Sophisticated Phishing Scam Spoofed Iceland Police

Police in Iceland have said a highly complex phishing attack is the biggest ever cyberattack the country has ever witnessed. The campaign saw thousands of messages sent that tried to get Icelanders to download a remote access tool that would give the hackers full access to their computers.

The software implemented in this campaign is an authentic remote access tool called Remcos. Remcos is used to permit remote access to a computer, often for the purpose of providing IT support, for surveillance, or as an anti-theft tool for laptop computing devices. However, while it was created for legitimate use, because it gives the administrator full control over the computer once downloaded, it has significant potential to be used for malicious reasons. Unsurprisingly, Remcos has been used by hackers in several malware campaigns in the past, often carried out using spear phishing campaigns. One notable attack involved the spoofing of the Turkish Revenue Administration, Turkey’s equivalent of the IRS, to get the RAT downloaded to provide access to victim’s computers.

The use of Remcos for malicious purposes violates the terms and conditions of use. If discovered, the developer can block the customer’s license to prevent use of the software. However, during the time that Remcos is present on a system, considerable harm can be caused – sabotage, theft of sensitive data, installation of malicious software, and file encryption with ransomware to name a small number.

As was the case in Turkey, the phishing campaign in Iceland tried to trick end users into installing the program through deception. In this case, the emails purported to have come from the Icelandic Police. The emails used fear to get recipients of the message to click a link in the email and install the remote access tool.

The emails informed the recipients that they were due to visit the police for questioning. Urgency was included by informing the recipient of the message that an arrest warrant would be sent if they did not respond. Visiting the link in the email directed the user to what appeared to be the true website of the Icelandic police. The website was a carbon copy of the authentic website and required the visitor to enter their Social Security number along with an authentication code sent in the email to find out more details about the police case.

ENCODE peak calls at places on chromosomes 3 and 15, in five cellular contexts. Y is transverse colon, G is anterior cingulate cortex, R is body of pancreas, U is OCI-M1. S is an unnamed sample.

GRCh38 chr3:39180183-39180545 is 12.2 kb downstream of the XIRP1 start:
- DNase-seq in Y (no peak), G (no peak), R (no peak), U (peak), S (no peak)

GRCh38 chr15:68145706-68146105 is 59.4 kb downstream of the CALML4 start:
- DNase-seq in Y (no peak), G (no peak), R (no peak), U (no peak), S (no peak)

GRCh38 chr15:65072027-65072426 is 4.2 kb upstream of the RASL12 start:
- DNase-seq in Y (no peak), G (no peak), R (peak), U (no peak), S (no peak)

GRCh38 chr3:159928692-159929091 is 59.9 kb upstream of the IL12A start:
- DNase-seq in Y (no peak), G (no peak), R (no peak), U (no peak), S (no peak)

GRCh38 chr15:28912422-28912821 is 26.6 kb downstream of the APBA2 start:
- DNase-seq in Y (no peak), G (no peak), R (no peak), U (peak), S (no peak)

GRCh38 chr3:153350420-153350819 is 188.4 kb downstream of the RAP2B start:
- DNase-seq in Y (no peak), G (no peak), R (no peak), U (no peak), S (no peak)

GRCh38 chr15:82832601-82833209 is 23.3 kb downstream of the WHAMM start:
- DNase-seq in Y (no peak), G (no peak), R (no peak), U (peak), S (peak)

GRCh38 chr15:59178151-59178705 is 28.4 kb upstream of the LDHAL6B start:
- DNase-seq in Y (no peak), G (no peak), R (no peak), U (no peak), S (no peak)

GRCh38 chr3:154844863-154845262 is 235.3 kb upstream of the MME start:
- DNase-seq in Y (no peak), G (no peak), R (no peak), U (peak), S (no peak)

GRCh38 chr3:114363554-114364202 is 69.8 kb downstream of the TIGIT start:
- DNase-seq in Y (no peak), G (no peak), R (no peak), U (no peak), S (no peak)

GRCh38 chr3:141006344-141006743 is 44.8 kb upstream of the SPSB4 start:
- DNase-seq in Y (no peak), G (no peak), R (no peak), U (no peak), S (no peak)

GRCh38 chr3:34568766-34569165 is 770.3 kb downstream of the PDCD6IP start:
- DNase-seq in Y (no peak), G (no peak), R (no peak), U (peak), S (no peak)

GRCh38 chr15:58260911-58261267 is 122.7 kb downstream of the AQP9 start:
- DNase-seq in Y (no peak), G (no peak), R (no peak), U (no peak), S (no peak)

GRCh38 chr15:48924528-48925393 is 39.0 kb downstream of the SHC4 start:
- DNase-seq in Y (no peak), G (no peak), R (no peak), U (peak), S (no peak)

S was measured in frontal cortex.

In Iceland, Social Security numbers are often required on websites to use official services, so the request would not appear strange. On official websites, Social Security numbers are matched against a database and are rejected if they are not real. In this case, the hacker was also able to check the validity of the SSN, which means access to a database had been obtained, most likely an old database that had been previously leaked or the attacker may have had authentic access and improperly used the database.

After submitting the information, a password protected archive was installed which allegedly contained documents with details of the case. The webpage provided the password to unlock the password protected archive, which included a .scr file disguised as a Word document.

On this occasion, the RAT was augmented with a VBS script to ensure it ran on startup. The RAT had keylogging and password taking capabilities and was used to steal banking details. After obtaining access to banking credentials, the information was sent back to command and control servers located in Germany and the Netherlands.

While the campaign looked completely genuine, a common trick was used to trick recipients of the email, which number in the thousands. The domain used in the attack closely resembled the official police website, but included a lower case i instead of the second l –  A casual glance at the sender of the email or the domain name in the address bar would unlikely show that the domain was not genuine. Additionally, the link in the email replaced the lower case i with a capital I, which is almost impossible to distinguish from a lower-case L.

The Icelandic police moved swiftly to address the attack and the malicious domain was taken down the next day. It is unknown how many people were tricked by the scam.

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Elizabeth Hernandez

Elizabeth Hernandez is a news writer on Defensorum. Elizabeth is an experienced journalist who has worked on many publications for several years. Elizabeth writers about compliance and the related areas of IT security breaches. Elizabeth's has focus on data privacy and secure handling of personal information. Elizabeth has a postgraduate degree in journalism. Elizabeth Hernandez is the editor of HIPAAZone.